A Roth conversion is includible in the Roth IRA owner’s gross income. As such, except for amounts representing after-tax contributions or nondeductible contributions to an IRA, the conversion amount will be taxable.
The 10% early distribution penalty does not apply to a Roth conversion, regardless of the individual’s age at the time the conversion occurs.
Roth conversions are required to be included in the Roth IRA owner's income for the year the conversion occurs. An exception applies to conversions that are done in 2010. Under this exception, the income from the conversion can be spread over 2011 and 2012 in equal amounts. For instance, if $100,000 was converted in 2010, $50,000 would be added to the Roth IRA owner's income for 2011 and the balance of $50,000 added to his income for 2012.
Tax Withholding On Conversions
If the conversion is done from a qualified plan, 403(b) plan, 403(a) qualified annuity plan, or governmental 457(b) account, it is not subject to the 20% mandatory withholding that usually applies to taxable amounts that are paid to the account owner. Instead, the plan administrator would withhold zero tax, unless the account owner requests to have taxes withheld.[3]
If the conversion is done from a traditional IRA, SEP IRA or SIMPLE IRA, the IRA custodian/trustee is required to withhold 10 % for federal tax, unless the IRA owner request to have no tax withheld.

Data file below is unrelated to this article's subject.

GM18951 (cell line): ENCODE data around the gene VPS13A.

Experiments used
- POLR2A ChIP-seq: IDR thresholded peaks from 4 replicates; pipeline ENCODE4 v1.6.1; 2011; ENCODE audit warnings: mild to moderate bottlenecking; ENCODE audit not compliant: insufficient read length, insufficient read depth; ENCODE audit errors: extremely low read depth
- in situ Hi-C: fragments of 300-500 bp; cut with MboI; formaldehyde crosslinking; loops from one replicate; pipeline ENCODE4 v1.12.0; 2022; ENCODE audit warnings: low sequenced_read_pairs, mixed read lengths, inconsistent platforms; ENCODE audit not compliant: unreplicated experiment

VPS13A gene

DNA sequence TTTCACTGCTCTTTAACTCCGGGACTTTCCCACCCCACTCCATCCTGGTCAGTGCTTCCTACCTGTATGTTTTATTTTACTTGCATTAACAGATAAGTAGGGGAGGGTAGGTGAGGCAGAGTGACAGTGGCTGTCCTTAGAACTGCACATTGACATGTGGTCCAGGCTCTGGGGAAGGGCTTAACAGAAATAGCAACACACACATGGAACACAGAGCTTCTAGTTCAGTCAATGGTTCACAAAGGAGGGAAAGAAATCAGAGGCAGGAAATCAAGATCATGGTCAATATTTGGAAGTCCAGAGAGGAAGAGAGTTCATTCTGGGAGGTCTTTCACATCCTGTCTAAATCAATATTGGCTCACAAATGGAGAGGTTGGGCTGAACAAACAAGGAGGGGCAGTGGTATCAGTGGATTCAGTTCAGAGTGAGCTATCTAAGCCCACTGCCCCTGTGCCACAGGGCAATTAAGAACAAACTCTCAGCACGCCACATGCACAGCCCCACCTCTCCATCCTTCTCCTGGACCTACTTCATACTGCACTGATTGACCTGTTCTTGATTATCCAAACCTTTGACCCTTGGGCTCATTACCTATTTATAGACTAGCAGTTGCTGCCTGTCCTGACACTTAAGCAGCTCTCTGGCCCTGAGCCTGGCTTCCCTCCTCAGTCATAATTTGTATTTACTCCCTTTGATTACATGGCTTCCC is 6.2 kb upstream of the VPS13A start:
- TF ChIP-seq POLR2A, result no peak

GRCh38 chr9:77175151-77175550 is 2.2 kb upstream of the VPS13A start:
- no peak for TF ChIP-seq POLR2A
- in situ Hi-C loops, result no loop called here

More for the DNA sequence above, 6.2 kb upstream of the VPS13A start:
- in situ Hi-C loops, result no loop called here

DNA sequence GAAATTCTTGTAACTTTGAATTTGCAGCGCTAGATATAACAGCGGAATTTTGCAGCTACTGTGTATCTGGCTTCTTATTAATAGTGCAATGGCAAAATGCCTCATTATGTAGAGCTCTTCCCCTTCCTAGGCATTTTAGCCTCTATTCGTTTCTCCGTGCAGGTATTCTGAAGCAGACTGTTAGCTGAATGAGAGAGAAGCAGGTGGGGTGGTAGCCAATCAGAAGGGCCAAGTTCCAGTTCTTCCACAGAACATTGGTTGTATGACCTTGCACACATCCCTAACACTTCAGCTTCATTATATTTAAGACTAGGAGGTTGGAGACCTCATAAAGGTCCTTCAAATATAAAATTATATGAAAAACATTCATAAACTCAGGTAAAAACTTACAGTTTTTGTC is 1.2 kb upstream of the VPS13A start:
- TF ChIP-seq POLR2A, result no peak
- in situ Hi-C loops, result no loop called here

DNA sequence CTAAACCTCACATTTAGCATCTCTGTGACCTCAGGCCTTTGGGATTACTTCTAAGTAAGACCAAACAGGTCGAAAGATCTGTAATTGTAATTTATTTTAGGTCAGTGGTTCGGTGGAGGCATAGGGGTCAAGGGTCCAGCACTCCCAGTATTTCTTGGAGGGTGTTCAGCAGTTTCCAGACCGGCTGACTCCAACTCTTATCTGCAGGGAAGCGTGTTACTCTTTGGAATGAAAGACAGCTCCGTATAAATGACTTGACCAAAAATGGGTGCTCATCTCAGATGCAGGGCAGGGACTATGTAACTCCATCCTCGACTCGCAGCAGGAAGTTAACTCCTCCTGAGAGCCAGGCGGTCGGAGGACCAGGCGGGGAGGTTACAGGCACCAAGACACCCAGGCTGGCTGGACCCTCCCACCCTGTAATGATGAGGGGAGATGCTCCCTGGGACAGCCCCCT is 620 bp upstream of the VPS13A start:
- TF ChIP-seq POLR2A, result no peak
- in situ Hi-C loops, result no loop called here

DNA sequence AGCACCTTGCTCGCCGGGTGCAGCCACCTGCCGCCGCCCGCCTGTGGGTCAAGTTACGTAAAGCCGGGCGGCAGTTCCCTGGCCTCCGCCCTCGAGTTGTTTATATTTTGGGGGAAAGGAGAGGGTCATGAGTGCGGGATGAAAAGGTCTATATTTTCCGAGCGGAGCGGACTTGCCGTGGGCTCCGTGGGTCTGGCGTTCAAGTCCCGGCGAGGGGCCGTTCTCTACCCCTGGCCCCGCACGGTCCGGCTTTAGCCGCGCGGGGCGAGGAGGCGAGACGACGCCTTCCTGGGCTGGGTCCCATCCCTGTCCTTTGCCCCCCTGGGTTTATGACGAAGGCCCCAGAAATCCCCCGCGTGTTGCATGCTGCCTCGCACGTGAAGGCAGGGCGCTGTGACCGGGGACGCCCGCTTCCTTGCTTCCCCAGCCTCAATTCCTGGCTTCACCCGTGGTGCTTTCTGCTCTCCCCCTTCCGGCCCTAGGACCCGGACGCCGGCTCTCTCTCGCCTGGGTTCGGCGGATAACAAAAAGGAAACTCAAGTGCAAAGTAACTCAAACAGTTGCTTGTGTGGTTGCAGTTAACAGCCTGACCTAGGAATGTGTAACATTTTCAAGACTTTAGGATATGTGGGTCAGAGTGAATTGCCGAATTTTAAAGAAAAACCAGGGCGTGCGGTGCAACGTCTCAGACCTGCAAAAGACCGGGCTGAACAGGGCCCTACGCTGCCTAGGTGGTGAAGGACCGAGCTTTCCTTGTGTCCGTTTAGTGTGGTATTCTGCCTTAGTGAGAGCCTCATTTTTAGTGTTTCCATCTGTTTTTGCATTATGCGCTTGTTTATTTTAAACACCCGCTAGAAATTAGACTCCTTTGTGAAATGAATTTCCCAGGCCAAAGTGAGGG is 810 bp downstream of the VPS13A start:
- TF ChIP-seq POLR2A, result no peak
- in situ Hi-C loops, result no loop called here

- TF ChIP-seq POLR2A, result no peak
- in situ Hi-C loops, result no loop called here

Withheld Amount is Not A Conversion
Any amount withheld as tax from a Roth IRA conversion is treated as a regular distribution.
John request to have the 401(k) balance of $100,000 converted to his Roth IRA. He instructed the plan administrator to withhold 20% for federal tax. As a result only $80,000 was credited to the Roth IRA and 20% was remitted to the IRS as a pre-payment of tax for John.
The $20,000 that was withheld for tax is treated as a regular distribution and is subject to income tax and the 10% early distribution penalty on any taxable amount. The 10% early distribution penalty does not apply, if the conversion occurred when John was at least age 59 ½ of if john qualifies for one of the exception to the penalty.
Deadline for Completing Roth IRA Conversions
A Roth IRA conversion must be completed by December 31 of a year, in order for it to be treated as a Roth IRA conversion for that year. For this purpose, the effective date of the conversion is the date the assets leave the delivering account. As such, if an individual takes a distribution from a delivering account on December 15, 2009 and the amount is credited to the Roth IRA on January 20, 2010, the transaction is considered to be a 2009-conversion.

[1] IRC § 408A(d)(3)
[2] Treas. Reg. 1.408A-2 Q&A 2
[3] IRS Notice 2008-30- Q&A-6
                    I.            Tutorial: Roth IRA Contributions
                  II.            Tutorial: Excess Roth IRA Contributions
                III.            Tutorial: Roth IRA Conversions
               IV.            Tutorial: Roth IRA Reconversions
                 V.            Tutorial: Roth IRA Rollovers and Transfers